Cosmochemical and Spectroscopic properties of North west Africa 7325 – A consortium study

I. Weber, A. Morlok, A. Bischoff, H. Hiesinger, D. Ward, K. H. Joy, Sarah Crowther, N. D. Jastrzebski, Jamie D Gilmour, Patricia Clay, Roy Wogelius, R. C. Greenwood, I. A. Franchi, C. Münker

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    Abstract

    This work is part of a project to build an infrared database in order to link IR data of planetary materials (and therefore possible Mercury material) with remote sensing observations of Mercury, which will probably be obtained by the MERTIS instrument on the forthcoming BepiColombo mission. The unique achondrite Northwest Africa (NWA) 7325, which has previously been suggested to represent the first sample from Mercury, was investigated by optical and electron microscopy, and infrared and Raman spectroscopy. In addition, the oxygen, strontium, xenon, and argon isotopes were measured and the abundance of selected trace elements determined. The meteorite is a cumulate rock with subchondritic abundances of HFSE and REE and elevated Sr contents, which underwent a second heating and partial remelting process. Oxygen isotope measurements show that NWA 7325 plots in the ureilite field, close to the ALM-A trachyandesitic fragment found in the unique Almahata Sitta meteorite breccia. On the other hand, mineralogical investigations of the pyroxenes in NWA 7325 provide evidence for similarities to the lodranites and acapulcoites. Furthermore, the rock is weakly shocked and argon isotope data record ancient (~4.5 Ga) plateau ages that have not been reset. The sample records a cosmogenic exposure age of ~19 Ma. Systematics of Rb-Sr indicate an extreme early volatile depletion of the precursor material, similar to many other achondrite groups. However, despite its compositional similarities to other meteorite groups, our results suggest that this meteorite is unique and unrelated to any other known achondrite group. An origin for NWA 7325 as a sample from the planet Mercury is not supported by the results of our investigation. In particular, the evidence from infrared spectroscopy indicates that a direct relationship between NWA 7325 and the planet Mercury can be ruled out: no acceptable spectral match between laboratory analyses and remote sensing observations from Mercury has been obtained. However, we demonstrate that infrared spectroscopy is a rapid and nondestructive method to characterize mineral phases and thus an excellent tool for planetary surface characterization in space missions.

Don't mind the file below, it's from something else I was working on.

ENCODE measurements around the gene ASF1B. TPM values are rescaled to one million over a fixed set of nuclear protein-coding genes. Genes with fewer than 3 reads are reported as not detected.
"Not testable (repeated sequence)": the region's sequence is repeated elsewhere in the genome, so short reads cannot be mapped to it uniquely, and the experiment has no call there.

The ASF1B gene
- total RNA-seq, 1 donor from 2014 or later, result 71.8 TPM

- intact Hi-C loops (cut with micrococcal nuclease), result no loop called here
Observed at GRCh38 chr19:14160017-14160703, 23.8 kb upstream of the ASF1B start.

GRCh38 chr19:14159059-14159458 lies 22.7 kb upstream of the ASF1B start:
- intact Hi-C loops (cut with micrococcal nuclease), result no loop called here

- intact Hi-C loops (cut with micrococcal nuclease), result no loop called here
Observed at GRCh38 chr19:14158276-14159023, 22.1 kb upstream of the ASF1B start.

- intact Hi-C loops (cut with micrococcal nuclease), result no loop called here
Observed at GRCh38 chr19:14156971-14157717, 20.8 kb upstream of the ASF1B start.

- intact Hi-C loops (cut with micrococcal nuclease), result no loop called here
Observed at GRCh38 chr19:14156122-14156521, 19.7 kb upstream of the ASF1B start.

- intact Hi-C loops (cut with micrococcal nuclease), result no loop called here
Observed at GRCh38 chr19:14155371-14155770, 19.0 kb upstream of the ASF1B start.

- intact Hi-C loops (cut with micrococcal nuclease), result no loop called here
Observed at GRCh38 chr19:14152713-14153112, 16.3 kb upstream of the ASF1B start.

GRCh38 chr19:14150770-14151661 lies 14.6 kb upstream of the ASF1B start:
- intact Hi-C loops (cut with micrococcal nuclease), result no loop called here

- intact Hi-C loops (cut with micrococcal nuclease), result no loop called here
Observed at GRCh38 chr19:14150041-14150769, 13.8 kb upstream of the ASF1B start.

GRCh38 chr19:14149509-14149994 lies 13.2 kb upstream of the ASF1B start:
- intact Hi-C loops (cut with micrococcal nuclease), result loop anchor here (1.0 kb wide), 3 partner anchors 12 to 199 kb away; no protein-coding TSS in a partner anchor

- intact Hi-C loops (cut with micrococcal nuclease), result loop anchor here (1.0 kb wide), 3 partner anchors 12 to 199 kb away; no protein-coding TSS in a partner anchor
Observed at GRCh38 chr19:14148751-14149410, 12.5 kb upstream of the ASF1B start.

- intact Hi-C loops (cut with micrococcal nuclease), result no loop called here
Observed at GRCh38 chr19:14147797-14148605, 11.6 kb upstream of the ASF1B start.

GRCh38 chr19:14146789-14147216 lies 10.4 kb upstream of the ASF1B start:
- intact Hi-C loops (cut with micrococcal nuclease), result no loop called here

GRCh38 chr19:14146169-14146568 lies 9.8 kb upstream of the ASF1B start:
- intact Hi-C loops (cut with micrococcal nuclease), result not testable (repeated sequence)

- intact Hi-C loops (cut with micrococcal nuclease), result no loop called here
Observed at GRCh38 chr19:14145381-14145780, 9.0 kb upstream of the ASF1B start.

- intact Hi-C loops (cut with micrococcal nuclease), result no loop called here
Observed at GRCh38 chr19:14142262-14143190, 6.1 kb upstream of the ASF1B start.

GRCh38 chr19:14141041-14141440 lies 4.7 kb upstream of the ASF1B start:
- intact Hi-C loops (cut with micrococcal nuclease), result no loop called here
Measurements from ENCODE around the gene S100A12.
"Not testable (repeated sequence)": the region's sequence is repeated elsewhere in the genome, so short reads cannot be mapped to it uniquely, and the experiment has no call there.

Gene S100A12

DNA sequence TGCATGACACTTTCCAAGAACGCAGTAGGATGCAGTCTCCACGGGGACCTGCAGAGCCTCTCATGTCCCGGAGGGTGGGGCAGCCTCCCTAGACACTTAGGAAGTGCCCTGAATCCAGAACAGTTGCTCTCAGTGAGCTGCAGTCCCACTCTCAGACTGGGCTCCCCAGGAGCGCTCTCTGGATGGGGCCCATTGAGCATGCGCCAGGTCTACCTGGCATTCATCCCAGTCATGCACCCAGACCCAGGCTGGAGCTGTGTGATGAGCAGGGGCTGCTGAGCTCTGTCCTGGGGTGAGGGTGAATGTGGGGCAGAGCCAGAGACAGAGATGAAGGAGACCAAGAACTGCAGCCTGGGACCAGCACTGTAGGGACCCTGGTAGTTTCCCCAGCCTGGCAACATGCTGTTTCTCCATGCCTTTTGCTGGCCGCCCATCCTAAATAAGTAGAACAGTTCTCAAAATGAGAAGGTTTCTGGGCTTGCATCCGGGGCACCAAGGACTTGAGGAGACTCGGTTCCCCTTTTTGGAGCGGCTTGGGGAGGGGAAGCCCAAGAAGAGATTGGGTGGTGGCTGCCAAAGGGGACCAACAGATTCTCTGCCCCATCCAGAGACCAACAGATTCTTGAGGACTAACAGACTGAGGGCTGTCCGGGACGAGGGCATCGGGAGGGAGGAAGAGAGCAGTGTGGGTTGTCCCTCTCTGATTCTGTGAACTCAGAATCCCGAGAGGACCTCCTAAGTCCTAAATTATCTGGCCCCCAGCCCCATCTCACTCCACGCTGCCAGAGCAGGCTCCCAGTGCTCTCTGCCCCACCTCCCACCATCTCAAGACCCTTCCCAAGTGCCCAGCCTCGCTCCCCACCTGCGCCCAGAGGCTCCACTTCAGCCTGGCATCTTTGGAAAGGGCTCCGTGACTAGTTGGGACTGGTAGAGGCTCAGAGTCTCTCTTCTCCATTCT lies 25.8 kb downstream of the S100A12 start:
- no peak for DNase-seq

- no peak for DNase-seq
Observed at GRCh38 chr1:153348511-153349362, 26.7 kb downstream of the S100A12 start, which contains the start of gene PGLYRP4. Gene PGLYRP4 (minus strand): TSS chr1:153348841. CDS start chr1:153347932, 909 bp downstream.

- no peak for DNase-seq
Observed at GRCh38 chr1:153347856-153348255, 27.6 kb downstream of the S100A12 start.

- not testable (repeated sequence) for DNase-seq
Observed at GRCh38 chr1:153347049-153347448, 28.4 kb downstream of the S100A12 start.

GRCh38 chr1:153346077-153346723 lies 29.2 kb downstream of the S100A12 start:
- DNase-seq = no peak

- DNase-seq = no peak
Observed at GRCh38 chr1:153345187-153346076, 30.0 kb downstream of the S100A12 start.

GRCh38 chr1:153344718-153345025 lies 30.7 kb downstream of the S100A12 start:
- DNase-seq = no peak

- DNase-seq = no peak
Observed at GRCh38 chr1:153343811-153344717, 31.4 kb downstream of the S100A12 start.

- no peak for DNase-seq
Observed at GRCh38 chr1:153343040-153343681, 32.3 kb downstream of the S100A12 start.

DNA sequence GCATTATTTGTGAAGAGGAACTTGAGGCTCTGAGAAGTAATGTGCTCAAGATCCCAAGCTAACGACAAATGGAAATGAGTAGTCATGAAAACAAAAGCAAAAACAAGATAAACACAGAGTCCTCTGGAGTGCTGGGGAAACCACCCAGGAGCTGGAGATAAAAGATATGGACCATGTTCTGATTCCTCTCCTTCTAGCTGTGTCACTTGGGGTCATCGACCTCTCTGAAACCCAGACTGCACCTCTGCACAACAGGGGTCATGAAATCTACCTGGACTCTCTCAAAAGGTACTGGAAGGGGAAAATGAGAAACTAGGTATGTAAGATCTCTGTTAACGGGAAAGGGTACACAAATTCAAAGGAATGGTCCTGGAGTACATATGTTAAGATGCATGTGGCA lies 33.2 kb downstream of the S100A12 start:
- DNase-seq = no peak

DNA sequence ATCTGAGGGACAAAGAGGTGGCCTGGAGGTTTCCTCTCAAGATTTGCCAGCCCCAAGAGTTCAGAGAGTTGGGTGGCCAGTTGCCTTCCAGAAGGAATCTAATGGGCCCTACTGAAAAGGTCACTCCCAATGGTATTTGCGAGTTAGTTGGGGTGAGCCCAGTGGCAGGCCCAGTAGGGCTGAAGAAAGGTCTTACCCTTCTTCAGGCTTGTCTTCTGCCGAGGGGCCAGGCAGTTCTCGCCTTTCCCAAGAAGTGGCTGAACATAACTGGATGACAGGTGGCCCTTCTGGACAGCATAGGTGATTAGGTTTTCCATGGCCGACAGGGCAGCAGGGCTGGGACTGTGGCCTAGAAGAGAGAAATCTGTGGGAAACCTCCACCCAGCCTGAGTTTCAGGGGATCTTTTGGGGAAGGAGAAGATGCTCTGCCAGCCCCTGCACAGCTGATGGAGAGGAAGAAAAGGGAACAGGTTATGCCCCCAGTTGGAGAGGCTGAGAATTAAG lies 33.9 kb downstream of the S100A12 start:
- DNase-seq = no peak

Original languageEnglish
    Pages (from-to)3-30
    Number of pages27
    JournalMeteoritics and Planetary Science
    Volume51
    Issue number1
    DOIs
    Publication statusPublished - 2016

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